Infinity isn’t graspable by most human minds. If it was they would all be terrified by the notion that you could be mentally present for an eternity. Time itself collapses under the requirements of accommodating eternity, infinity. Eternity/infinity never ends. Do you understand never ends? Your favorite movie watched endlessly forever? Every movie ever made through the span of millennia strung together end-to-end in a loop is still not enough. Gone everywhere, seen everything, done everything once, then what? Do it all again? How many times? Eventually everything would become boring after you’d seen or done it a hundred or a thousand or a million times, and you would have to find a way to kill yourself anyway.
I considered it a blessing and a high irony when the Kingdom Hall building was purchased by the newly created Leoti or Wichita county or Great Plains cable company. Leoti had a cable company once, believe it or not. I may not remember what the outfit was called but I do know we couldn’t afford to have cable entertainment installed and that the Jehovah’s Witnesses stopped coming by regularly after they were no longer going to church next door to us.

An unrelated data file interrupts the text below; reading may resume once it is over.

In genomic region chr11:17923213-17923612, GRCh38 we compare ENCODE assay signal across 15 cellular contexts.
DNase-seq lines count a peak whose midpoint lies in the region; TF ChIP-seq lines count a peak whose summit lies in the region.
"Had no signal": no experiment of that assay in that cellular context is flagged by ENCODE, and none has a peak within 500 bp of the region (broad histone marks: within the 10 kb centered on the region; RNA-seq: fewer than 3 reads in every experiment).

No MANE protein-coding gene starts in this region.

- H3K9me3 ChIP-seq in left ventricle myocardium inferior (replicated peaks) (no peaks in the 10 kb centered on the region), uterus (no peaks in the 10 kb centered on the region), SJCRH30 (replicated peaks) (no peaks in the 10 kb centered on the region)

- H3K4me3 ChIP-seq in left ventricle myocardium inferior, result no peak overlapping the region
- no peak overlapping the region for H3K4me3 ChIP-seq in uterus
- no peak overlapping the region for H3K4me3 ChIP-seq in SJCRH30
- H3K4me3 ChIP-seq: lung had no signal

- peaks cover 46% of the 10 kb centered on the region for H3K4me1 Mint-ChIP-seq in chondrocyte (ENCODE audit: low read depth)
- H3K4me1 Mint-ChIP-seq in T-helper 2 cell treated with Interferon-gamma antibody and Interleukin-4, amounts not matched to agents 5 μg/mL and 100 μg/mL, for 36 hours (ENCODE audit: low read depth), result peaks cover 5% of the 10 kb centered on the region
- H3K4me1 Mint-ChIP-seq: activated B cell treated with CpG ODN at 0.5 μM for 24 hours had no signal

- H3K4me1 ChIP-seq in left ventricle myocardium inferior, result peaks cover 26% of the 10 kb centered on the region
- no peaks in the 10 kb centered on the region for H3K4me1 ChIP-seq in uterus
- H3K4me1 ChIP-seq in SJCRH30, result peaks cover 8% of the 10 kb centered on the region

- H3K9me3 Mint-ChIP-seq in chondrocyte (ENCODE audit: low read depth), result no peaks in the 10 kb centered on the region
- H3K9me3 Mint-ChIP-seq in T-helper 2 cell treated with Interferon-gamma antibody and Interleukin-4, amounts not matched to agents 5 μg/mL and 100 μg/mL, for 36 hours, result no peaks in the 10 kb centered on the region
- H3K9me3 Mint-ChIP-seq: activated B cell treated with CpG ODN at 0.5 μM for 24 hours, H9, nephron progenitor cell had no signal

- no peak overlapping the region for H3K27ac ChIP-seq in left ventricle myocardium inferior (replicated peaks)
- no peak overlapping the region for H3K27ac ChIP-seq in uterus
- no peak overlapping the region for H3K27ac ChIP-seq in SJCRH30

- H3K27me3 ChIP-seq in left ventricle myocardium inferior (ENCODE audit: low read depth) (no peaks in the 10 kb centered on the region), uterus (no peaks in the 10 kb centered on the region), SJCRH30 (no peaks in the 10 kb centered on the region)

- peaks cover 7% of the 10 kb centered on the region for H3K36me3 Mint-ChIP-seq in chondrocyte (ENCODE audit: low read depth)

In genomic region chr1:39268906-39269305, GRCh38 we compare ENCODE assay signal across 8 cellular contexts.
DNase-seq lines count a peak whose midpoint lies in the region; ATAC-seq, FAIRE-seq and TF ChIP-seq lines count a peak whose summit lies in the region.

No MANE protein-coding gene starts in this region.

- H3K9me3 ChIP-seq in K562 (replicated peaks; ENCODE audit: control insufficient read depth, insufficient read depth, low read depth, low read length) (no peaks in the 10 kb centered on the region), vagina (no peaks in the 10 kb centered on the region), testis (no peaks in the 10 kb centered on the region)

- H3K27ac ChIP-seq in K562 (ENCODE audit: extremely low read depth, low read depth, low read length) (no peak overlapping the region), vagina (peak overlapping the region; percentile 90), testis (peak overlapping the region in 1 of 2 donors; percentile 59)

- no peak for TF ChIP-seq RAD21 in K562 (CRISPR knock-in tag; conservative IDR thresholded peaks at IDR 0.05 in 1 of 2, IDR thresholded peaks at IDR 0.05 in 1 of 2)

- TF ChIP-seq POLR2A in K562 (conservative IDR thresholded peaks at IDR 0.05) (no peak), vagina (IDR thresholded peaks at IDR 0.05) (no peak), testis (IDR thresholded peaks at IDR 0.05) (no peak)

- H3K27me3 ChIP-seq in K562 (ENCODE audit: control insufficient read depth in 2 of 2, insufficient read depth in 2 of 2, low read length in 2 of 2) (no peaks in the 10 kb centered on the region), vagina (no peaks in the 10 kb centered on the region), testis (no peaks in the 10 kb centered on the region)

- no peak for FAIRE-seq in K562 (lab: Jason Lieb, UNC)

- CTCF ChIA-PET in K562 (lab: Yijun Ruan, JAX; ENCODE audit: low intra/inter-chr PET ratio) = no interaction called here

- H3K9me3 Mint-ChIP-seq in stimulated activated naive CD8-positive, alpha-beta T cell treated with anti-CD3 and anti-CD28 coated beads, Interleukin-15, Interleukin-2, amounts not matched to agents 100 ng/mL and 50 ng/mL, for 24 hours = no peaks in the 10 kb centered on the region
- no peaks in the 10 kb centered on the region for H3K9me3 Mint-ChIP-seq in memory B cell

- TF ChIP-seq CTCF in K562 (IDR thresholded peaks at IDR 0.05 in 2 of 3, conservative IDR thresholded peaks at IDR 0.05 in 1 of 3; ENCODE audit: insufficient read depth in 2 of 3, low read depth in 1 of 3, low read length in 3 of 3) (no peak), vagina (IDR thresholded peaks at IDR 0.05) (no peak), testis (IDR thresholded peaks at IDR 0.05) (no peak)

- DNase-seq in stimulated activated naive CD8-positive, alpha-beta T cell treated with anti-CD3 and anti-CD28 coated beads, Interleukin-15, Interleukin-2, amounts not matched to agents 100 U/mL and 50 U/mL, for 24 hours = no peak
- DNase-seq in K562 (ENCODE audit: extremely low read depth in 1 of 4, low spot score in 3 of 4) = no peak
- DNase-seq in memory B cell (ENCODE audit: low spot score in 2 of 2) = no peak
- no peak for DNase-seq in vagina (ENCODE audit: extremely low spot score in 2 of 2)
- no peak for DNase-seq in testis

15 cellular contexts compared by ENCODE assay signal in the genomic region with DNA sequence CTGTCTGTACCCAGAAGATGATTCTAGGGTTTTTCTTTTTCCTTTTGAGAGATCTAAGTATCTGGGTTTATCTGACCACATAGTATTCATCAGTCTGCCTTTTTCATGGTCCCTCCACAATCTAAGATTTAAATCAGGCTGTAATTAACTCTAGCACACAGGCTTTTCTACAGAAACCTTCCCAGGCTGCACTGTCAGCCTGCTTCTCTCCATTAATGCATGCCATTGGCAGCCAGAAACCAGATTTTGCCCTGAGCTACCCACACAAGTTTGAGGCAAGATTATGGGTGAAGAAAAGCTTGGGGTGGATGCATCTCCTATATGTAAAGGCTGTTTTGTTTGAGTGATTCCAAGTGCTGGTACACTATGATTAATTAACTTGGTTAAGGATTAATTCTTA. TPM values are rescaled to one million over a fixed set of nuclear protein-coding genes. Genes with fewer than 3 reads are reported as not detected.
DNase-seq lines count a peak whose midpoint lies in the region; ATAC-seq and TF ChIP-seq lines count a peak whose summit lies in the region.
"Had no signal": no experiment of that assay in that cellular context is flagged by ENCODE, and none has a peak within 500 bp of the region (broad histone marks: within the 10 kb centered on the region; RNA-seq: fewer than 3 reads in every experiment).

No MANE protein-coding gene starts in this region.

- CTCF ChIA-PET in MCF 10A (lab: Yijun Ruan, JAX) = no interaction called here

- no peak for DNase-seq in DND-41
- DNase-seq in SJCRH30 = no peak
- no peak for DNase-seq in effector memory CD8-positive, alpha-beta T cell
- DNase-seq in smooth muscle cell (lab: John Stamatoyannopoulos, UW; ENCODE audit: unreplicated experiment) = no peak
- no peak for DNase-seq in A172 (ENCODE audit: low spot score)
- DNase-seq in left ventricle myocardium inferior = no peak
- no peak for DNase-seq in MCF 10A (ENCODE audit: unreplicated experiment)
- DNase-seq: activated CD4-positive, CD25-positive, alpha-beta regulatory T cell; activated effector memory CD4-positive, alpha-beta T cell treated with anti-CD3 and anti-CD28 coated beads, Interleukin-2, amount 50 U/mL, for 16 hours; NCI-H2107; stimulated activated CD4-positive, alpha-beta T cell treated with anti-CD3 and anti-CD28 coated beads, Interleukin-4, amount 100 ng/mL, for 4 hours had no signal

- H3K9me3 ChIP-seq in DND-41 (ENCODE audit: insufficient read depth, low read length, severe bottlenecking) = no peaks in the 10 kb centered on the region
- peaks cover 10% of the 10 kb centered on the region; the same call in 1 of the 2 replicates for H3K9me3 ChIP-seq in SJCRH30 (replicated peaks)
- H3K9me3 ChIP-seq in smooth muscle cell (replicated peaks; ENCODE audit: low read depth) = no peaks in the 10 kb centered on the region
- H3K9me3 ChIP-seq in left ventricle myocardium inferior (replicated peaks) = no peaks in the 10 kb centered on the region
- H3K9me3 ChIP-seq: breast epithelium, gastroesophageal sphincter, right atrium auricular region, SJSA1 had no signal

If Jehovah’s Witnesses are capable of self-reflection and if they thought about their behavior dispassionately, they’d understand that forcing their believers to individually proselytize to people who told them not just once but a hundred times that they didn’t want them ringing their doorbell after church; that regular, predictable torment of the non-Witnesses next door tends to make these people want to take their years of frustration at finding their Watchtower garbage littering their front porches out on believers of the same stripe. If Jehovah’s Witnesses took this real human reaction to being forced to say FUCK OFF and GET OFF MY PORCH every week for years just because the Witnesses weren’t allowed to take no for an answer, maybe they’d understand why the group seems to be so persecuted. It kind of goes both ways. Persecute us with your delusions of true belief and we will persecute you in return.
It seemed like justice delivered to me watching that cable installer’s truck coming and going from the temple that had been founded on the principle of denying Earthly pleasure in favor of an everlasting afterlife. To see those parsimonious simpletons and their wrathful, imaginary god be replaced by a very real entity offering all the available Earthly amusements for a set dollar figure; even if that dollar figure was too high for us to afford. Such is the way with worldly things, the cost is higher than you want to pay in the end.